Avoid overwhelming your customer with too many options, which can be hard to navigate using a voice interface. “If you use complex product descriptions or offer too many options, the customer could potentially become confused or frustrated,” says Eyre. “It’s important to limit the complexity of choice.”
Tip #4: Make Alexa Shopping Actions simple to find
Though product recommendations shouldn’t be intrusive, you should avoid making them too difficult to find. If your customer needs to take too many steps to reach a product recommendation, it’s less likely that they will purchase.
“We recommend conducting a test to to see how easily customers can find your recommendations,” says Mullenax. “If you find yourself saying ‘and then, and then, and then,’ your recommendation is probably buried too deep within the experience.”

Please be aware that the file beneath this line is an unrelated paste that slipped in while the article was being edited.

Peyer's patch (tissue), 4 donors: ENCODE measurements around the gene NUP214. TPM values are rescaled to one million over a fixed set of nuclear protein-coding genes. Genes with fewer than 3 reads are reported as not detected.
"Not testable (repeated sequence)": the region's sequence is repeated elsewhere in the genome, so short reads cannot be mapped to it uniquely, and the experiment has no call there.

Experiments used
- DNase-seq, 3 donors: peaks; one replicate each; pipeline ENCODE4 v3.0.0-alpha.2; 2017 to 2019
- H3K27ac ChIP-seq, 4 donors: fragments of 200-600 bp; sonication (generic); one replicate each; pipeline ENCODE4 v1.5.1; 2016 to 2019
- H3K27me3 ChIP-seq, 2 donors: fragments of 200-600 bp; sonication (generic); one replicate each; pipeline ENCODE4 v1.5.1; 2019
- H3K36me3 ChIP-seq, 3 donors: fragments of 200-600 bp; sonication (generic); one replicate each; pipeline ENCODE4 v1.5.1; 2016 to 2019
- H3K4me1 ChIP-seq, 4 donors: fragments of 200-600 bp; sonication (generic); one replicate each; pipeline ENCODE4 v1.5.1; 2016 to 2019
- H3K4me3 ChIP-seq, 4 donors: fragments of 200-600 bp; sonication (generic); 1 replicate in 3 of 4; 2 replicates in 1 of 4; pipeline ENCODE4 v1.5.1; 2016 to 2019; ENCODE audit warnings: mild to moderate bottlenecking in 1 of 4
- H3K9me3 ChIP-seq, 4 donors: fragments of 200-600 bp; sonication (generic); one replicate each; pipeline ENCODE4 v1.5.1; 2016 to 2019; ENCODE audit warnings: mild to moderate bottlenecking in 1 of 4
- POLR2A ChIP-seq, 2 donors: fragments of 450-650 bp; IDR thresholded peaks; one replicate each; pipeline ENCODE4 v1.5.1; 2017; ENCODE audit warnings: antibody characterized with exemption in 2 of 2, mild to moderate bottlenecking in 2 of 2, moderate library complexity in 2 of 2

Tip #5: Use simple language
“Skill builders should focus on simplicity across the board,” says Eyre. That includes choosing short, simple phrases and avoiding multisyllabic words. “A practical tip is to use the developer tools interface to play back Alexa’s voice,” Eyre says. “Test your skill and listen to it. You can always go back and shorten the dialogue.”
It’s also important to avoid ambiguity—think carefully about word choice so that customers can easily understand their options. That goes for designing experiences in which customers can interact with Alexa using a screen, as well as voice. “We shouldn’t assume the customer is in a position to interact with a screen interface,” says Eyre. “Even if they have a screen, you still want to aim for a simple, conversational experience.”
Tip #6: Learn from user feedback
Skill builders can use the Insights tab on the Alexa Developer Console to view analytics for their skill and learn how their customers are interacting with Alexa Shopping Actions. “You can use these analytics to keep track of where customers are dropping out of your experience, which product recommendations are performing well, and adapt your design accordingly” says Eyre.
Get started by reviewing the technical documentation on Alexa Shopping Actions and Amazon Associates on Alexa.